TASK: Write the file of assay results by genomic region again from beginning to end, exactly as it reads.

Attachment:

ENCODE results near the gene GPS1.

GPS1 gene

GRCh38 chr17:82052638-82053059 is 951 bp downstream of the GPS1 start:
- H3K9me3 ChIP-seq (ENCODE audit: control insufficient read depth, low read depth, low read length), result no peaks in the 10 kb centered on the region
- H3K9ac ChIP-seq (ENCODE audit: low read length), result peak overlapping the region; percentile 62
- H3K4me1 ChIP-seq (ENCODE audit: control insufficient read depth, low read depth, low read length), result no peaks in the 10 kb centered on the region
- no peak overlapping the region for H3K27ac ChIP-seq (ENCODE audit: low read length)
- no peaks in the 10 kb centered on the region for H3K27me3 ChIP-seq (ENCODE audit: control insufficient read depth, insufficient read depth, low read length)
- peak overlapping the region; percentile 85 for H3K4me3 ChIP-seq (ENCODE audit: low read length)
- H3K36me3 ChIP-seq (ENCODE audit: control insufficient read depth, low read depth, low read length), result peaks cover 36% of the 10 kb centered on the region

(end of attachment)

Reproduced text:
ENCODE results near the gene GPS1.

GPS1 gene

GRCh38 chr17:82052638-82053059 is 951 bp downstream of the GPS1 start:
- H3K9me3 ChIP-seq (ENCODE audit: control insufficient read depth, low read depth, low read length), result no peaks in the 10 kb centered on the region
- H3K9ac ChIP-seq (ENCODE audit: low read length), result peak overlapping the region; percentile 62
- H3K4me1 ChIP-seq (ENCODE audit: control insufficient read depth, low read depth, low read length), result no peaks in the 10 kb centered on the region
- no peak overlapping the region for H3K27ac ChIP-seq (ENCODE audit: low read length)
- no peaks in the 10 kb centered on the region for H3K27me3 ChIP-seq (ENCODE audit: control insufficient read depth, insufficient read depth, low read length)
- peak overlapping the region; percentile 85 for H3K4me3 ChIP-seq (ENCODE audit: low read length)
- H3K36me3 ChIP-seq (ENCODE audit: control insufficient read depth, low read depth, low read length), result peaks cover 36% of the 10 kb centered on the region